Summary for the Busy Executive: A landmark film score and a fascinating what-if.
My interest in collecting film music (other than "classical" works like those of Prokofiev and Copland) began in the 1970s with RCA's series of LPs by Charles Gerhardt and the National Philharmonic Orchestra, magnificent in repertoire, interpretation, and sound engineering. I bought almost every one of those LPs (except for those featuring Max Steiner, whom to this day I can't abide). Gerhardt whetted my appetite.
The series also introduced me to Korngold's music, of which I had heard only Heifetz's classic recording of the violin concerto. A violinist friend remarked that it was "pure corn and pure gold." Nevertheless, it ravished me, like a rich dessert. I've since heard a lot of Korngold, including the majority of his operas. Yet the movie music has always held a special place in my listening life, thanks mainly to Gerhardt.
Still, like most albums of movie music, Gerhardt's Korngold consisted of a few cues from any particular film. The cues were wisely chosen (perhaps by the producer, the composer's son George Korngold), but I always longed for a complete score, or at least a soundtrack album. In the meantime, almost the only way to hear the work was to catch somehow the films, and even then, dialogue levels could easily cover the music to the point of inaudibility. Fortunately, with the advent of the CD, more and more film scores have made it to transfer. We have here, apparently for the first time, the "complete" Sea Hawk and Deception. I use the quotes only because the raw cues, in most cases, make for an unsatisfying listening experience, due to their frequent brevity. So arrangers and editors come into the project. John Morgan, a West Coast composer and arranger with a deep knowledge of the history of film scoring, has ministered to Korngold's cue charts with taste and skill.
The Sea Hawk was perhaps the most elaborate and complex of Korngold's movie work. Not only did he write enough sheer stuff for maybe two movies, but the instrumental writing (according to Warner's principal cellist, Eleanor Aller Slatkin) was as intricate as Strauss's Don Juan. Furthermore, Korngold finished composition and recording in a couple of weeks (he had help with orchestration, and fortunately the studio provided copyists, overworked and badly-paid). Some writers claim that Korngold brought the techniques of European concert music to Hollywood films – not strictly true. Dimitri Tiomkin and Franz Waxman in particular had done this before, as had Max Steiner and Robert Russell Bennett in their simpler ways. However, Korngold raised the bar. The full score makes plain the power of Korngold's music in a way that snippets, no matter how individually beautiful, do not. What you get is a score conceived as a whole, like a post-Wagnerian opera, with genuine Leitmotiven and everything. Furthermore, Korngold got the opportunity from director Michael Curtiz to create long musical set-pieces that complemented Curtiz's action set-pieces. What's more, Korngold has constructed a scheme of modulation from one cue to another, as one would do in a symphony or a post-Wagnerian opera, so that you experience even longer spans across several cues. This score, as it swashes and buckles its way through the film, serves as a lesson in film composing, and Korngold's smarter Hollywood contemporaries learned from it.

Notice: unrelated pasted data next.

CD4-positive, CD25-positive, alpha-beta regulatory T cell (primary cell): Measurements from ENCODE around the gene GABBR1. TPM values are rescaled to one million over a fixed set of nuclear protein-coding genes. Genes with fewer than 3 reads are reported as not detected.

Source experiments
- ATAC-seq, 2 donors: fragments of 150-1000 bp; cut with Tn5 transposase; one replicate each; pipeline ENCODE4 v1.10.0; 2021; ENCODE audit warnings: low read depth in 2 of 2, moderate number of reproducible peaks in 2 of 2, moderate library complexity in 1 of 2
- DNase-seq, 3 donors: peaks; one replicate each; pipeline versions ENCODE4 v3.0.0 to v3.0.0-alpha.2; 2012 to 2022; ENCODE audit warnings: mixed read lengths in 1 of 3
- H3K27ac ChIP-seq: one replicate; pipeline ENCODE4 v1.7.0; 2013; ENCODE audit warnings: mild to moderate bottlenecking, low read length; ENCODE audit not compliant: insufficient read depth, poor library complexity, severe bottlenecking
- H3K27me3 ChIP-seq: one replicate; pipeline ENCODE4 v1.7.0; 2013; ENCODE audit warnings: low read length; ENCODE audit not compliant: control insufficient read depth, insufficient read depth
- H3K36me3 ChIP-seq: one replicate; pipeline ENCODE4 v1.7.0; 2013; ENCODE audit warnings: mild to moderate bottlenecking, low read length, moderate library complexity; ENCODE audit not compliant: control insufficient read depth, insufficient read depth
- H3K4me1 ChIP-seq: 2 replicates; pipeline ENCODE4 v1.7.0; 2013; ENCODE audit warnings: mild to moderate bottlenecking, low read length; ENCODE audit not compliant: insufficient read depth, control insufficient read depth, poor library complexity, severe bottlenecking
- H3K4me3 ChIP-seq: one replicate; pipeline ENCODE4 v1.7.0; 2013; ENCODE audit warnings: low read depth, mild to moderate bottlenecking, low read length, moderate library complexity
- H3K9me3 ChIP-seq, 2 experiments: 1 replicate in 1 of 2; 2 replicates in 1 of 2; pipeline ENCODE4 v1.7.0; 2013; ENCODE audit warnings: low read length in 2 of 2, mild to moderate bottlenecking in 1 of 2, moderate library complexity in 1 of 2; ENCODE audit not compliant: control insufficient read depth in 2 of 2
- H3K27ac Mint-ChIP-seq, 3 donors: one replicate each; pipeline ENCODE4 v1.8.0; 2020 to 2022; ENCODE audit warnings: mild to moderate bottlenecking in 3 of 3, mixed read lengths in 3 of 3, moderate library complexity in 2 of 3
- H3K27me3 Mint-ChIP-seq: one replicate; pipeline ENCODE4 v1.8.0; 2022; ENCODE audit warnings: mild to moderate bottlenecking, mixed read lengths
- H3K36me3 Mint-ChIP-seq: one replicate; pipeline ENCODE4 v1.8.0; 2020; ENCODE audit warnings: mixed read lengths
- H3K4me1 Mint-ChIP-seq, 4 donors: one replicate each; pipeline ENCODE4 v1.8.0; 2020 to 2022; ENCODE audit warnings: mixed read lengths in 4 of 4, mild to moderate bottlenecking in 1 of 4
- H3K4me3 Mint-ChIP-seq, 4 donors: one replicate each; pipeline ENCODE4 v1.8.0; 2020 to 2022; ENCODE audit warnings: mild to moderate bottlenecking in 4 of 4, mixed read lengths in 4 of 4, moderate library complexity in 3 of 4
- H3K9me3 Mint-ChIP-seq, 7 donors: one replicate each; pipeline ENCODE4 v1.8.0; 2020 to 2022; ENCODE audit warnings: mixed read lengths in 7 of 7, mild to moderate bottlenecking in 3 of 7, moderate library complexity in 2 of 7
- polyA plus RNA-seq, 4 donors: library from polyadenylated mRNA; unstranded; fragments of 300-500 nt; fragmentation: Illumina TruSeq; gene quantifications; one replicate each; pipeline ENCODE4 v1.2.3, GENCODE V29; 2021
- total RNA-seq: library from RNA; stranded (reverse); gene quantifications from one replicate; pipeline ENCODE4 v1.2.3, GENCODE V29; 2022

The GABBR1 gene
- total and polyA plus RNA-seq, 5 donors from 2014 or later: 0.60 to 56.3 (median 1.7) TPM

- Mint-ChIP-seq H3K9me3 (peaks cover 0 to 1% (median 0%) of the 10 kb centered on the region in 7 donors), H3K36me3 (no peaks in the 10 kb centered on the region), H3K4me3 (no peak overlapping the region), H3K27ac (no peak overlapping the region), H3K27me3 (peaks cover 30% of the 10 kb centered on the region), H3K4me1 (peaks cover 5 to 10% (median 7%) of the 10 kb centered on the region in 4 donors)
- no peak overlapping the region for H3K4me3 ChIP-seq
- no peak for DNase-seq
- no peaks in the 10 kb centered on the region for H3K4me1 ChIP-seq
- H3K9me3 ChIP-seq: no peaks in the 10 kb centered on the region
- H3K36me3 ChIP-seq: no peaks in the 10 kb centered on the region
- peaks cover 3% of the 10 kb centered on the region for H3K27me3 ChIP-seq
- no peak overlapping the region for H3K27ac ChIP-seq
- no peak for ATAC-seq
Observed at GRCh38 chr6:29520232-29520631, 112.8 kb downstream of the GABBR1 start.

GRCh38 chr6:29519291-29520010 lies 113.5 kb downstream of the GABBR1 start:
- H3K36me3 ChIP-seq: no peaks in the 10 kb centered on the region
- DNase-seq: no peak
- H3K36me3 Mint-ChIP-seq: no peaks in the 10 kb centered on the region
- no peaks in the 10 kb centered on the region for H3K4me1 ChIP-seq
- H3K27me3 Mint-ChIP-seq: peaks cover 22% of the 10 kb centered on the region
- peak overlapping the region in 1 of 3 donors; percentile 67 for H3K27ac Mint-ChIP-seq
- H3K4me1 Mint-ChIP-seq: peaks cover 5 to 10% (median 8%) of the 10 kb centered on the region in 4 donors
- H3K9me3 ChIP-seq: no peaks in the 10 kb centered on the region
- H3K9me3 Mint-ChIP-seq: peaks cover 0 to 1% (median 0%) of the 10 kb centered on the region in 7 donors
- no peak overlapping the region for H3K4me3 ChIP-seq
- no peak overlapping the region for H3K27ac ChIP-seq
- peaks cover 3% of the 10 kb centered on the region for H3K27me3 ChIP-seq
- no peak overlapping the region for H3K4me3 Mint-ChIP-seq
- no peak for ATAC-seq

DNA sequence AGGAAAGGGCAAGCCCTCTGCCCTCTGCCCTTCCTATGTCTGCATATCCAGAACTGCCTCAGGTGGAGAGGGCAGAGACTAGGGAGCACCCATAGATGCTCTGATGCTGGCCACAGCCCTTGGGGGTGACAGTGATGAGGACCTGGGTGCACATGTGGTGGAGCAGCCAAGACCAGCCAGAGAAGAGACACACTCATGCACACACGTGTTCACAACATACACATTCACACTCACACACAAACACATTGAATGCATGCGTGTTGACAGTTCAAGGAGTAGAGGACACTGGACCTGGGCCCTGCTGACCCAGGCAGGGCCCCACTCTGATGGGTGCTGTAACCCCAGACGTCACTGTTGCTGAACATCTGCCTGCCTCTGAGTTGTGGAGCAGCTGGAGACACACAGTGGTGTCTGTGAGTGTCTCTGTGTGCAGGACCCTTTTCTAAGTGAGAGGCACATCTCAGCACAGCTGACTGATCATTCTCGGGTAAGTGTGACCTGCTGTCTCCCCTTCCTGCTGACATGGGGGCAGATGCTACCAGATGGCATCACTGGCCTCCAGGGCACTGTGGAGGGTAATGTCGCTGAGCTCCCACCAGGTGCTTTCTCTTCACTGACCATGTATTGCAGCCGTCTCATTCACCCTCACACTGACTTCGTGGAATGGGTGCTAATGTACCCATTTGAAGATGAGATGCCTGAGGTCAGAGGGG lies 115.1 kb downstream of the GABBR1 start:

An altogether different affair and the last movie Korngold scored for Warners, Deception represents a new direction in Korngold's music, less gorgeously sweet and illustrating darker psychological corners without recourse to supernatural fantasy or faux-medieval legend. It concerns the murder of a composer (Claude Raines) by his mistress (Bette Davis), married to the cellist (Paul Henreid) who premières the composer's new concerto. It's as close to film noir as Korngold came, and he felt free to indulge his "modern" tendencies. Most of the cues run very short indeed. Korngold wanted to use well-known classical pieces whenever possible. However, he also composed a piece for the "première" for cello and orchestra, which became his cello concerto. The movie cue is shorter than the final concerto, but only by a couple of minutes, and the final draft strikes more deeply than the cue. Nevertheless, a movie today about (especially!) contemporary classical musicians with this size of budget today runs pretty rare today. The Thirties and Forties audiences seemed more interested in the topic. One thinks of Hangover Square, the Claude Raines Phantom of the Opera, even Citizen Kane for starters, all made within a brief span from each other.
The performances are good enough, like the sound quality. However, the Russian singers wrestling with the English lyrics of The Sea Hawk's vocal set pieces are unintentionally hilarious. Fortunately, the notes provide the text, which turns out to be not that important anyway. The notes, by Korngold maven Brendan G. Carroll (also president of the Korngold Society and the author of the best-received bio of the composer), superbly lay bare the bones and grammar of The Sea Hawk. However, they fall into the trap of telling you more than you wanted to know, particularly about the production of the films. It leads to practically no analysis of Deception. Furthermore, I keep comparing Stromberg's fine reading with Gerhardt's great one, and the RCA sound is sumptuous. I particularly admire Gerhardt's interpretation of the Cello Concerto (I believe he uses the concerto rather than the cue). I would say that the Stromberg recording shows you the sweep of the scores and of course includes more music, but the Gerhardt has not yet become obsolete.
Copyright © 2010, Steve Schwartz